What is the ELD Mandate? - ZenduIT
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What is the ELD Mandate?

February 9, 2023

On November 7, Mike Millian, the president of the Private Motor Truck Council of Canada, released a notice stating that the use of electronic logging devices (ELDs) is a federal regulation that applies to all federally regulated carriers who are required to use logbooks, with some exemptions

Because enforcement of this regulation for provincially-regulated carriers varies by province (as each province determines whether and when to enforce it), and due to the lengthy (and sometimes contradictory) rollout across North America, there has been some confusion as to what the ELD Mandate is, who it pertains to, and how to remain compliant.

General Information about the ELD Rule

The ELD mandate was created to improve road safety and help reduce fatigue-related crashes among commercial motor vehicle operators. The rule requires most truck drivers and bus drivers to use ELDs, providing they are required to keep records of duty status (RODS) for more than 8 days in a 30-day period. 

An ELD is used to record the time spent driving, on duty, not driving, and off duty. Drivers must also enter their RODS information into the ELD every 24 hours.

The Federal Motor Carrier Safety Administration (FMCSA) gave carriers two years after the effective date of the ruling, December 18th 2017, to comply with the ELD mandate. As of December 16th 2019, all ELDs had to be certified and installed in commercial motor vehicles, a ruling that has since extended to January 1, 2023.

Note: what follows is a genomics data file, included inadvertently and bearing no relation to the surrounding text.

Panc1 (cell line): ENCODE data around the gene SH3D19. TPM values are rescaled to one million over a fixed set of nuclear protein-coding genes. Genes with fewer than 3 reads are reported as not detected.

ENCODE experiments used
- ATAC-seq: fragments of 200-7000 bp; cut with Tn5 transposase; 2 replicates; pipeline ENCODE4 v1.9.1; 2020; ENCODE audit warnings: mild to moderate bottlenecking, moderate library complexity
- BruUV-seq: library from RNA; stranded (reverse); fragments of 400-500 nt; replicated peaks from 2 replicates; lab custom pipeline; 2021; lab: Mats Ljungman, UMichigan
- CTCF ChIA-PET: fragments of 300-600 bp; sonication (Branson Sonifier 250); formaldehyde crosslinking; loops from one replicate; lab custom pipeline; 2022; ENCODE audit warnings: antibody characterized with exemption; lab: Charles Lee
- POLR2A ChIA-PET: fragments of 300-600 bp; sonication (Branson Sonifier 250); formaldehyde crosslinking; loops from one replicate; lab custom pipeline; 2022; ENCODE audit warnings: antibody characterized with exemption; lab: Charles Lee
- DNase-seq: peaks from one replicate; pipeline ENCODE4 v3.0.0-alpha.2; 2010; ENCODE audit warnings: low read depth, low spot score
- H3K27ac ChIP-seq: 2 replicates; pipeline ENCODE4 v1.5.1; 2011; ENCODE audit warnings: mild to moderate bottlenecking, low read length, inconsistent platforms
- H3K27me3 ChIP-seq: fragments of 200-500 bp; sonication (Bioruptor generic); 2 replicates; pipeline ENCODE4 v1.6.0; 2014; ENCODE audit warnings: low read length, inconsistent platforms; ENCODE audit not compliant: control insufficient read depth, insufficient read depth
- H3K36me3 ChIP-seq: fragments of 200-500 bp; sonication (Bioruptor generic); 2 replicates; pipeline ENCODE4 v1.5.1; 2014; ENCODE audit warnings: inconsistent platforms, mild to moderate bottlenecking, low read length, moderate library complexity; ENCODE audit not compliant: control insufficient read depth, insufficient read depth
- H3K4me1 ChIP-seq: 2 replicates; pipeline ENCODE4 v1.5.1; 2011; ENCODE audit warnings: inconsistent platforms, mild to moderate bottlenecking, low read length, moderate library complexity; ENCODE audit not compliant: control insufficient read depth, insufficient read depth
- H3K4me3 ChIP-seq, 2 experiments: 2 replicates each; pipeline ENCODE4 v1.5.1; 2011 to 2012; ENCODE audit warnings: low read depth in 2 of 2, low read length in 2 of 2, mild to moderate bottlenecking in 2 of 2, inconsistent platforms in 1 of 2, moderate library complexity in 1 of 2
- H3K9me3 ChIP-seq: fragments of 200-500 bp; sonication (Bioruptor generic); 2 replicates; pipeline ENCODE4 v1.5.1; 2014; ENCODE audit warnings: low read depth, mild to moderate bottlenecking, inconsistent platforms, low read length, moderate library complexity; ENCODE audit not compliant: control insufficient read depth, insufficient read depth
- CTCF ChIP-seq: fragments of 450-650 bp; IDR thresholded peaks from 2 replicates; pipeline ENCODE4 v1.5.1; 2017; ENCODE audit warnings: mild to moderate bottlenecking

The ELD mandate will help increase safety by monitoring drivers’ hours of service (HOS) more closely and providing carriers with up-to-date information regarding when a driver is approaching the maximum driving time allowed under federal law. 

ELDs also provide real-time data that can be used to monitor a driver’s performance, identify any potential problems before they become serious issues, and reduce paperwork for owners and operators.

By moving to ELDs, carriers will be able to make sure their drivers are operating safely and staying in compliance with hours of service regulations. ELDs can also help streamline operations by providing up-to-date data that can be used to improve performance and reduce costs.

Overall, the ELD mandate is an important step towards improving safety on the roads and helping carriers operate more efficiently. By taking steps to become ELD compliant, carriers can ensure they are in compliance with federal law, avoid costly fines for noncompliance, and benefit from improved operational efficiency.

Is an ELD Mandatory?

Yes, an ELD is mandatory for all commercial motor vehicle drivers required to maintain records of duty status. According to the FMCSA, all such drivers must keep RODS from December 18, 2017 onward and use an ELD instead of paper logs or logging software. 

It is important for drivers to be aware of these rules and comply with them properly. Failure to do so can result in penalties such as fines or lost driving privileges. Drivers who are found to be in violation could also face civil or criminal action. For carriers that do not comply with the ELD mandate, penalties can include warnings or out-of-service orders which can result in disruptions to operations and lost revenue.